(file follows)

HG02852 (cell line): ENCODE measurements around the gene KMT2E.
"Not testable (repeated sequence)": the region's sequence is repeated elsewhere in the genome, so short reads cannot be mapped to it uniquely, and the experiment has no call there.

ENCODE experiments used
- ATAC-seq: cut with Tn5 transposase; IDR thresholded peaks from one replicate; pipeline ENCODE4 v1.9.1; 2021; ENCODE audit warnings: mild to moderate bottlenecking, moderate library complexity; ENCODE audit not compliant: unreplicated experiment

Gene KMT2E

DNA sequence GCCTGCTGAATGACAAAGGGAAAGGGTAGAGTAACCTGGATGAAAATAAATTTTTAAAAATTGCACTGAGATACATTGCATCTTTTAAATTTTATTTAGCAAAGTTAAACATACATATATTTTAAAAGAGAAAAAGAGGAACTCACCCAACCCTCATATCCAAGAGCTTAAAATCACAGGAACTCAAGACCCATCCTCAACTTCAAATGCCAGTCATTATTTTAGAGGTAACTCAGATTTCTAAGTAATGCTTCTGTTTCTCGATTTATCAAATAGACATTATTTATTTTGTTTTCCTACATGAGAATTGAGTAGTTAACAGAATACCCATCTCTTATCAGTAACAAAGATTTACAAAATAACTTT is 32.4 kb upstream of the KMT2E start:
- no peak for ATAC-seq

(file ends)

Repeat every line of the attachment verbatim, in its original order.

HG02852 (cell line): ENCODE measurements around the gene KMT2E.
"Not testable (repeated sequence)": the region's sequence is repeated elsewhere in the genome, so short reads cannot be mapped to it uniquely, and the experiment has no call there.

ENCODE experiments used
- ATAC-seq: cut with Tn5 transposase; IDR thresholded peaks from one replicate; pipeline ENCODE4 v1.9.1; 2021; ENCODE audit warnings: mild to moderate bottlenecking, moderate library complexity; ENCODE audit not compliant: unreplicated experiment

Gene KMT2E

DNA sequence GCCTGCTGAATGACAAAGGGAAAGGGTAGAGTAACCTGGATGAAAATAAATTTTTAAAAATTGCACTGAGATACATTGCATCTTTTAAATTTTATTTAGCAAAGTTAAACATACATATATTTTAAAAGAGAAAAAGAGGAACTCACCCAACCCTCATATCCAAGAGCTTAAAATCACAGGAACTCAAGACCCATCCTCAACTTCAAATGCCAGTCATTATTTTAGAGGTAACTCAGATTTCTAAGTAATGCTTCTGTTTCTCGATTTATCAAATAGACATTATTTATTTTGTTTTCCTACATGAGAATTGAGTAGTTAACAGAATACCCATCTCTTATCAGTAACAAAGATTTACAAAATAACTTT is 32.4 kb upstream of the KMT2E start:
- no peak for ATAC-seq